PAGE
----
LUMBERTON — Lumberton is already benefiting in its efforts to attract businesses to the community as a result of this week’s announcement that Duke Energy plans to purchase the generating assets of the North Carolina Eastern Municipal Power Agency, according to Robeson County’s economic developer and industrial recruiter.
“I’ve already had conversations with one company in Lumberton that says this is good news,” Greg Cummings said. “Now they can move forward with their plans to expand.”
The $1.2 billion deal between the two utilities is expected to eventually lower electric rates for both residential and business customers in Lumberton, Red Springs and 30 other municipalities in the eastern part of the state.
Electric customers in municipalities served by the municipal power agency have for years been struggling with high rates as a result of their share of the debt incurred by the North Carolina Eastern Municipal Power Agency’s shared ownership of the power plants — Shearon Harris nuclear plant in Wake County, the Brunswick nuclear plant in Brunswick County, and two coal-burning power plants in Person County — with the former Progress Energy. Duke purchased Progress Energy in 2012.
Lumberton, Red Springs and the other eastern North Carolina municipalities served by the power agency invested decades ago in the building of those plants. Customer rates in individual municipalities increased sharply as their debt on the projects escalated beyond what had been projected.
According to Cummings, decreased commercial rates for businesses already located in Lumberton and Red Springs, and those contemplating moving into the municipalities, will “be very positive.”
“This is definitely going to help strengthen the economies of Lumberton and Red Springs,” Cummings said. “I think we’re going to see some commercial growth, especially in the area of small business.
“High electric rates have always hurt us in our attempts to recruit new businesses to the area. Whenever businesses are looking to locate in an area they want to know about the infrastructure — water and sewer, natural gas, landfill, and electric. That’s the cost of doing business.”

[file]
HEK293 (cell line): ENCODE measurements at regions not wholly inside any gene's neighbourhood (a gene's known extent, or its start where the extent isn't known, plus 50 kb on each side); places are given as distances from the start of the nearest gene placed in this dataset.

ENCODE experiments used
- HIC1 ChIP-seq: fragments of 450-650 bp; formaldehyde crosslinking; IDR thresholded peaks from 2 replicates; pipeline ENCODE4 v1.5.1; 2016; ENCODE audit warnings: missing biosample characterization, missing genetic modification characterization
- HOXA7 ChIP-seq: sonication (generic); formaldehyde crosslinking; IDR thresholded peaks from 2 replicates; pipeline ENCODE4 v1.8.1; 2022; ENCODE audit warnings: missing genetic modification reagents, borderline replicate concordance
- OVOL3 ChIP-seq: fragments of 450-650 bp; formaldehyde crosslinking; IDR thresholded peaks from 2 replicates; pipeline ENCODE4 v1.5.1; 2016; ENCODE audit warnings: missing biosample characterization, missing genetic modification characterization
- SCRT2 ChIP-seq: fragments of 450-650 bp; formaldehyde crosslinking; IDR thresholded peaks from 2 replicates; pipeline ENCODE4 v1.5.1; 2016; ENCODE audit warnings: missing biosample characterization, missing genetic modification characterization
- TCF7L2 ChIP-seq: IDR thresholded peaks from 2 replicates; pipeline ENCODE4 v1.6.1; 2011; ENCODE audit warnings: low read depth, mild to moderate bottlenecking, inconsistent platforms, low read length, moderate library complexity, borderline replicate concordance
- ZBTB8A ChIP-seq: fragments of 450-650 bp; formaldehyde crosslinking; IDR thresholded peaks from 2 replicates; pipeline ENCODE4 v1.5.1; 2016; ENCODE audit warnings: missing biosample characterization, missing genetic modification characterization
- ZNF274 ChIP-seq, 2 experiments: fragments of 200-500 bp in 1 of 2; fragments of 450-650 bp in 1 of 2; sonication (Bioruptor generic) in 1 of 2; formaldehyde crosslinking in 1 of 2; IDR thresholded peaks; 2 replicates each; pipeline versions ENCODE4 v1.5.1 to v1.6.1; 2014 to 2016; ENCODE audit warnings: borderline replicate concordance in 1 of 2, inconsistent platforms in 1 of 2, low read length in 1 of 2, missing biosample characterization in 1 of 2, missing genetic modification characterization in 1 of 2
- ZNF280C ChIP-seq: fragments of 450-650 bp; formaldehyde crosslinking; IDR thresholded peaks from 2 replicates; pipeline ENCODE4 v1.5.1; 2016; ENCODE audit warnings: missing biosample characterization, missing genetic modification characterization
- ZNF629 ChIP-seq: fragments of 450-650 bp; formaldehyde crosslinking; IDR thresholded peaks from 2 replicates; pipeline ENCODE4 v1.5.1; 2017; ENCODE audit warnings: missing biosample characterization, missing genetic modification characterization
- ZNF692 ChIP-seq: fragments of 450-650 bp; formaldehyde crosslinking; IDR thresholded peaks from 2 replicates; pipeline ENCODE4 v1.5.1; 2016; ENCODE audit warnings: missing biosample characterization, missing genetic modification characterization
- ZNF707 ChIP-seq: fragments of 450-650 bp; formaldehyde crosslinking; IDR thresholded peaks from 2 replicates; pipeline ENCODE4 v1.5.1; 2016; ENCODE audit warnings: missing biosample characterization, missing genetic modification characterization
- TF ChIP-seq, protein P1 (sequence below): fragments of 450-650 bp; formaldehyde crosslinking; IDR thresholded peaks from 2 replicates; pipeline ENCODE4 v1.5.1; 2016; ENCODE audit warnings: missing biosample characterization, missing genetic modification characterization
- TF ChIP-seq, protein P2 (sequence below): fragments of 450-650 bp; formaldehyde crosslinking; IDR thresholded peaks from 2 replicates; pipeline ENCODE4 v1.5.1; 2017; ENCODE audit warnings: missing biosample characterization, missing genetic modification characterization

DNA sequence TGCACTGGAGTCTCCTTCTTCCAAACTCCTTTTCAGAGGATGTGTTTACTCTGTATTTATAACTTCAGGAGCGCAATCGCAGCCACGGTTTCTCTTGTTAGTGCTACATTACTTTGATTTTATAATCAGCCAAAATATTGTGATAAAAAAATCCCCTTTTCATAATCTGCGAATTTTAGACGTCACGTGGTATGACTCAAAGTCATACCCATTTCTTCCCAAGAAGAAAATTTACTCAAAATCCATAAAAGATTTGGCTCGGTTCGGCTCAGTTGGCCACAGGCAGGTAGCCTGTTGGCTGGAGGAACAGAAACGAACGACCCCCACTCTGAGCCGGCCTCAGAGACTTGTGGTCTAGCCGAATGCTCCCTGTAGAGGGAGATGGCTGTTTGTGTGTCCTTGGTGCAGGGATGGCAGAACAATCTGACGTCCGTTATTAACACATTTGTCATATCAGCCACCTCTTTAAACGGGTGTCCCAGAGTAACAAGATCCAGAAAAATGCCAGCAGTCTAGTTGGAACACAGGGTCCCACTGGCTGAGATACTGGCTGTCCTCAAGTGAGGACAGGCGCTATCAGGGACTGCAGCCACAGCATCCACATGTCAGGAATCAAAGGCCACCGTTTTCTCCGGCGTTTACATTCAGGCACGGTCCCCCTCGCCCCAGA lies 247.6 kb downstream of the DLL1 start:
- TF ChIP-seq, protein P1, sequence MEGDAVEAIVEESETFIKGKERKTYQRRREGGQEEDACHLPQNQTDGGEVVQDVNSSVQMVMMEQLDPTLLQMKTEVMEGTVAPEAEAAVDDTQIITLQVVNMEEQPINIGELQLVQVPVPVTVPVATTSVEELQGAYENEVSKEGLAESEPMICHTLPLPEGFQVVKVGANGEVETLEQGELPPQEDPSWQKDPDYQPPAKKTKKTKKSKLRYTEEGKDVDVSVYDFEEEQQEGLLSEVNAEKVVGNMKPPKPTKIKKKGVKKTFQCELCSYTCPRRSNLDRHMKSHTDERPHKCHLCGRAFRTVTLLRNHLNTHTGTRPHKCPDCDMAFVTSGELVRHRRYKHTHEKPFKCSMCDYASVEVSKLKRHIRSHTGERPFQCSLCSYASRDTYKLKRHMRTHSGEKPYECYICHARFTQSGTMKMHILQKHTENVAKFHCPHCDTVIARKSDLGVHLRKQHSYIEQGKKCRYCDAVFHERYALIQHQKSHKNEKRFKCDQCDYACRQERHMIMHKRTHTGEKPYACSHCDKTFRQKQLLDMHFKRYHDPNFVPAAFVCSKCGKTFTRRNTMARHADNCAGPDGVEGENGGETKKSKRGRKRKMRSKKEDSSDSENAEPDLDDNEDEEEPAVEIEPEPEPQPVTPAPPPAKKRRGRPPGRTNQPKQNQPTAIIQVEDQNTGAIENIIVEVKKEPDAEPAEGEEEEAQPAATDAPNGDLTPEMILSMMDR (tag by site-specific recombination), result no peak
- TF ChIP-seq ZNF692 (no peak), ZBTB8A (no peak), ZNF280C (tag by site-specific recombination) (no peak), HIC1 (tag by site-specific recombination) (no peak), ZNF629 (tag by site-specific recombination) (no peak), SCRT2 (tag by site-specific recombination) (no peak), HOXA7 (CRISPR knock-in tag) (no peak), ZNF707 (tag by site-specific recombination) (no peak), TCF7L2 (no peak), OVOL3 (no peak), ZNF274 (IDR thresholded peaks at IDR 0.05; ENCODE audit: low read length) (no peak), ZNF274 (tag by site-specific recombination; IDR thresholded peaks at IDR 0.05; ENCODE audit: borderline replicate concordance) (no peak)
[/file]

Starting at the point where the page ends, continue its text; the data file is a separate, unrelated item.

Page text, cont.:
Local officials, however, aren’t ready to say how much business or residential customers will see their electric bills decrease, or how soon that will happen. The agreement still has regulatory hurdles to pass which could take from nine months to a year.
“It certainly is going to be good if we can lower our rates for both our business and residential customers,” said Ray Pennington, mayor of Lumberton. “This is going to be big if, and when, it is finalized. This is going to help us be more competitive with our rates compared to other companies.”
Other companies providing electrical power in Robeson County include Duke Energy and Lumbee River Electric Membership Corporation. Rates charged by these companies will not be affected by the sales agreement.
John McNeill, the mayor of Red Springs, said it is difficult to project exactly how the agreement will affect commercial rates.
“There are just too many factors involved,” he said.
Ronnie Hunt, a retired CEO of Lumbee River Electric Membership Corporation, warns that the agreement may not bring as much of a decrease in electric rates as local officials expect.
“It all sounds good, but it may not be as good as it sounds,” he said. “There is still … debt that has to be paid and it will eventually still have to be paid by the customers … If an agreement is finalized, it will still take about a year from that time before any changes in the rates will be seen.”
The current debt owed by the North Carolina Eastern Municipal Power Agency membership is approximately $1.9 billion. After selling the assets for $1.2 billion and liquidating certain bond reserve funds, the member communities of the agency will still share the responsibility for outstanding debt of approximately $480 million.